This is the Skywatch Line for Monday and Tuesday, May 13th and 14th.
The Sun sets at 8:09 PM; night falls at 10:07. Dawn begins at 3:35 AM and ends with the Sun rising at 5:34.
Mars remains the sole planet in the evening sky. By Civil Dusk, it is moderately low in the southern sky, in Taurus. At that time, it is about 96% illuminated, about 4 arc-seconds in size, shining with about first magnitude and 23º high. The Red Planet sets at 11:07 PM.
The 10-day-old Moon inhabits Leo on Monday, appearing about 72% lit and blazing with minus 11th magnitude; it appears about 33 arc-minutes in size about 55º high. Tuesday finds it in Virgo fatter, slightly brighter and about 49º high. Monday’s Moon is best observed at 8:57 PM and sets at 3:35 AM. Tuesday’s Moon is best observed at 9:48 PM and sets at 4:05 AM.
Midnight sees Jupiter already risen in Ophiuchus. The giant gas planet glows with minus 2nd magnitude, is about 45 arc-seconds in size and is 13º high. It is best observed at 2:56 AM. The Great Red Spot, a giant storm on Jupiter, is best observed at 4:16 AM on Tuesday, and at 12:07 AM, Wednesday. Monday, the Jovian ice moon Europa can be seen beginning to cross Jupiter’s face at 11:12 PM; however, Jupiter is only 6º above the eastern horizon. At 12:22 AM on Tuesday, Europa’s shadow begins its trek across Jupiter; at 1:30 AM Tuesday, Europa disappears from Jupiter’s face.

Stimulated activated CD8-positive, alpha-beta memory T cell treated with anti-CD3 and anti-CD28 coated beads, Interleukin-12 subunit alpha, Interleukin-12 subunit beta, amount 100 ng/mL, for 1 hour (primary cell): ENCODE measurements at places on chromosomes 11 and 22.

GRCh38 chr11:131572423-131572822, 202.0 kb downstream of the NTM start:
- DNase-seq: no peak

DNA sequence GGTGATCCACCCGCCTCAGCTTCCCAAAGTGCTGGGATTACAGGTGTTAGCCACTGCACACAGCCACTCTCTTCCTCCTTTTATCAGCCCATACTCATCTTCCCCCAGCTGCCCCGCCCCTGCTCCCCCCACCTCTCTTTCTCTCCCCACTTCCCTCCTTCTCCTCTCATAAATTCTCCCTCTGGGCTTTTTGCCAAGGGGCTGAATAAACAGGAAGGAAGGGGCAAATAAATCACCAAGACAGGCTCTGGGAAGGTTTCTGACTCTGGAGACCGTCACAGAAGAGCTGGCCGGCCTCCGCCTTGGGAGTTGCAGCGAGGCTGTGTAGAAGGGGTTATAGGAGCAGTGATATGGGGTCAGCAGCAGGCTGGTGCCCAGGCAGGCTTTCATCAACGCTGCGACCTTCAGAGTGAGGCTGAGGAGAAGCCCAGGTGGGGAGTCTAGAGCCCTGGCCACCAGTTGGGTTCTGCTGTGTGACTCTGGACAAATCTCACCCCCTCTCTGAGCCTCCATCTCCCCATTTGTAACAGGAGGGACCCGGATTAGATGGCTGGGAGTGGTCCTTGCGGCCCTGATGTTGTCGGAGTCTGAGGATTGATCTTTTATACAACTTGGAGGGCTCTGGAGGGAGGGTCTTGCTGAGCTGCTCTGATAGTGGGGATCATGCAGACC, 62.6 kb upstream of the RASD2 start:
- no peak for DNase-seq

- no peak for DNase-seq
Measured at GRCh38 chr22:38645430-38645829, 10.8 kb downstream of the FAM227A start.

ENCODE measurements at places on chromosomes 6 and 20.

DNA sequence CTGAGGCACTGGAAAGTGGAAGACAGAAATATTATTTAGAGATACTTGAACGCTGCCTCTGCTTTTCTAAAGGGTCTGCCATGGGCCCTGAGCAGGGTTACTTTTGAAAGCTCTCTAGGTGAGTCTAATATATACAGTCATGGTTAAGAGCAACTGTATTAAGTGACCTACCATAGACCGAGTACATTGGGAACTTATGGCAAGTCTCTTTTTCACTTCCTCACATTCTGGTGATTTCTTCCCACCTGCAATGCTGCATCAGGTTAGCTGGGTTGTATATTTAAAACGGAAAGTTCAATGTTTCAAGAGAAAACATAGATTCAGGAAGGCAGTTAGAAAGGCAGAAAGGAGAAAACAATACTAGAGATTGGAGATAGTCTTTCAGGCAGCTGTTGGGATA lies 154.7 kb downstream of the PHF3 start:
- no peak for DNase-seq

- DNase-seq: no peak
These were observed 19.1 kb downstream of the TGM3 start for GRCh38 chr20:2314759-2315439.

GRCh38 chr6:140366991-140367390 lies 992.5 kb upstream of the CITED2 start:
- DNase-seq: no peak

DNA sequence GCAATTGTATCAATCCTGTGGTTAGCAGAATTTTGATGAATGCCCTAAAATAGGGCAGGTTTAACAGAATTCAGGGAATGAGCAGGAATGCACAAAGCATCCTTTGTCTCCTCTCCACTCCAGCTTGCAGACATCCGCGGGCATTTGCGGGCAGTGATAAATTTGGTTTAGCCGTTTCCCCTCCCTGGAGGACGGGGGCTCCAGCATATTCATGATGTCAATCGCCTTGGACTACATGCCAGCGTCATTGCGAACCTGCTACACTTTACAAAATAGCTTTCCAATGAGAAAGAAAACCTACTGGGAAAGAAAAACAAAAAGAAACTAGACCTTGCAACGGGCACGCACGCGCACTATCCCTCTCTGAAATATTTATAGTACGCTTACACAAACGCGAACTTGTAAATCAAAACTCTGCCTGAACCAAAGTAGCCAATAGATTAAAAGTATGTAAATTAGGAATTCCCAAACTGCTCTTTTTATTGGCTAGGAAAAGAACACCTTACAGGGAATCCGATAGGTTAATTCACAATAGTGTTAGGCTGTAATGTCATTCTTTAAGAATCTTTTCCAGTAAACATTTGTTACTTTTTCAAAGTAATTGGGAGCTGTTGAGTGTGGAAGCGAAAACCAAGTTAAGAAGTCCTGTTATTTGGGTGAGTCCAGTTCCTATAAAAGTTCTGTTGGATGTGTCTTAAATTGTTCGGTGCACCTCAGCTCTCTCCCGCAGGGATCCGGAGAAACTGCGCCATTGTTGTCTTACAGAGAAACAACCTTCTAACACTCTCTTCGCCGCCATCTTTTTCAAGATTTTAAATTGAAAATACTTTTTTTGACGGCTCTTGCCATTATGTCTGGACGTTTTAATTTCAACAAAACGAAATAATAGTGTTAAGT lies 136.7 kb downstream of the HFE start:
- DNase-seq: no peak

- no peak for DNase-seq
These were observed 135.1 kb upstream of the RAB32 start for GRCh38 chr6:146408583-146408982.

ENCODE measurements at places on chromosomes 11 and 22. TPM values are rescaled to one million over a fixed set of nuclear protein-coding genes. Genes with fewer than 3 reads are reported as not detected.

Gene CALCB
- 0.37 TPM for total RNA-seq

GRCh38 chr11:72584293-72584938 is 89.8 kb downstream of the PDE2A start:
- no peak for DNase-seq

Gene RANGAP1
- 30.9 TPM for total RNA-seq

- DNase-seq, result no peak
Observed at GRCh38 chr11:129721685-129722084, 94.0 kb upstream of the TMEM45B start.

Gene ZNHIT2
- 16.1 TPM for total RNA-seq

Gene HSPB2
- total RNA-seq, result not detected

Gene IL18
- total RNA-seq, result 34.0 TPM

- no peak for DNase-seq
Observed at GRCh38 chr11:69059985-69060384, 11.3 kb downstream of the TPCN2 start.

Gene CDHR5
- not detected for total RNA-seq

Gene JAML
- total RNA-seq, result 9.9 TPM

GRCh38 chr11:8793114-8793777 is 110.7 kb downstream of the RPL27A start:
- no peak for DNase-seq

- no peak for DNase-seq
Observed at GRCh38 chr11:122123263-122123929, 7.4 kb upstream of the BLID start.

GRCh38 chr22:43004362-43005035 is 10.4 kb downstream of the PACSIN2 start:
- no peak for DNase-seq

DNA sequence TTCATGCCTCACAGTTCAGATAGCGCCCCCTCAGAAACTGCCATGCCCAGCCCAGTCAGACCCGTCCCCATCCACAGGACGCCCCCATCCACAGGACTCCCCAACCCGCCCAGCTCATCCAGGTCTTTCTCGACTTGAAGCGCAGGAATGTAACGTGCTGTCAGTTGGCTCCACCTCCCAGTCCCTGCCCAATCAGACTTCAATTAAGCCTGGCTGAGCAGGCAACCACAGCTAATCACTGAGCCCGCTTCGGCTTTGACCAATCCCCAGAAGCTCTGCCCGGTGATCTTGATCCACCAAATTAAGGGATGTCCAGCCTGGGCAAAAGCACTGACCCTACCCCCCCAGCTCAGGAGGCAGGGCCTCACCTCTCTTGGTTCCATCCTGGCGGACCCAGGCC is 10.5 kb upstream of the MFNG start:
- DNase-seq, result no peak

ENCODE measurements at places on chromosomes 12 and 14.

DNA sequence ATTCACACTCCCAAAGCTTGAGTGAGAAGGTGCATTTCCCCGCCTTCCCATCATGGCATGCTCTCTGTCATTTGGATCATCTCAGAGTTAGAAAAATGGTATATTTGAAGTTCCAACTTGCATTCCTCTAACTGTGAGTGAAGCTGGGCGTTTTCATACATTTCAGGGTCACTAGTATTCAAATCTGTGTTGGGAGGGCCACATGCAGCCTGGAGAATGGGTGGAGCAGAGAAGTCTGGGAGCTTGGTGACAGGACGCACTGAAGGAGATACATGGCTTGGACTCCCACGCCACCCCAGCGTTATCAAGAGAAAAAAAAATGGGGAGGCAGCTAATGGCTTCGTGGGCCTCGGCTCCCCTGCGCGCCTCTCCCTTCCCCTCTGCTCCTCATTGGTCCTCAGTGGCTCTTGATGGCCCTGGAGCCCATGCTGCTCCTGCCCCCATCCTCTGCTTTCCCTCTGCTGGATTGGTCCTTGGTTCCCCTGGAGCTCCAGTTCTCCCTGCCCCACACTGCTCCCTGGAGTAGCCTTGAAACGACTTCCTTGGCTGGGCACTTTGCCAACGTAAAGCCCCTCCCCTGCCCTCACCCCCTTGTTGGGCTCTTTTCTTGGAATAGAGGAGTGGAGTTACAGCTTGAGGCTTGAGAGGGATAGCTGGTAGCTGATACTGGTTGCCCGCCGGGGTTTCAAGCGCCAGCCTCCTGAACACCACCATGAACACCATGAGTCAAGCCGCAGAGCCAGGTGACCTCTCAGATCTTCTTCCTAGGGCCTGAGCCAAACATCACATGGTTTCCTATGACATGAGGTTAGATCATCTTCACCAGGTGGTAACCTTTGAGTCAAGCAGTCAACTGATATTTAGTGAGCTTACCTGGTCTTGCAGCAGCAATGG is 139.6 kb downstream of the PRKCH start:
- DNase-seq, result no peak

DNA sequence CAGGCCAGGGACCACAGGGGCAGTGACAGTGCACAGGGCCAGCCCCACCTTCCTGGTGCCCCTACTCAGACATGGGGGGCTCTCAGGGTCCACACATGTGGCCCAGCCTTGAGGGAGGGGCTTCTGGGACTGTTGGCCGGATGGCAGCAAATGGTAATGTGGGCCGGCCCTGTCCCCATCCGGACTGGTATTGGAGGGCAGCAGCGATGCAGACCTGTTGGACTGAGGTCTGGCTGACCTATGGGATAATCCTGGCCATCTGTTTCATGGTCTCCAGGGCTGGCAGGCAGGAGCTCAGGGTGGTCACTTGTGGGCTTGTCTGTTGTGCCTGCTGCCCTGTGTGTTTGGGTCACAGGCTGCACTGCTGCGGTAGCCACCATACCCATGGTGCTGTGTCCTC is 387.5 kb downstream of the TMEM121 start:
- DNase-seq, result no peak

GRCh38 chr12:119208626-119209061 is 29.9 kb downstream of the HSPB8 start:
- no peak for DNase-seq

Jupiter shares Ophiuchus with the Dwarf Planet 1Ceres, 11º east of the planet. Ceres glimmers with 7th magnitude, is a tiny 0.7 arc-seconds in size and abut 26º in the Southwest. It rises about 9:18 PM and is best observed at 2:15 AM. Finder charts are available from online astronomy websites.
Jupiter and 1Ceres are joined by Saturn, rising in southeastern Sagittarius at 12:42 AM. The Ringed Planet shines with zero magnitude and is a third of Jupiter’s apparent size. By Civil Dawn it is 25º high, affording nice views of its famous rings.
Neptune is next, rising in Aquarius at 3:04 AM. The blue-green planet twinkles 8th magnitude and appears about 2 arc-seconds in size. By Civil Dawn it is 20º high in the East.
Venus, in Pisces, is very low on the eastern horizon. Rising at 4:38 AM, it appears about 90% lit, and flashes with minus 4th magnitude, helping to locate it only 4º high.
Like its fellow outer planets: Jupiter, Saturn and Uranus,
Neptune is a gas giant, which means that it is a large ball of gas. It is seventeen times heavier and thirty times further than Earth. Neptune takes almost 164 years to circle the Sun. Neptune sports a faint ring system, visible only to space telescopes. Like Jupiter it has a “Great Dark Spot,” similar to Jupiter’s gigantic hurricane. But it is also different. It is warmer at its equator and poles than its middle. It has a chaotic weather system that permits storms to switch latitudes.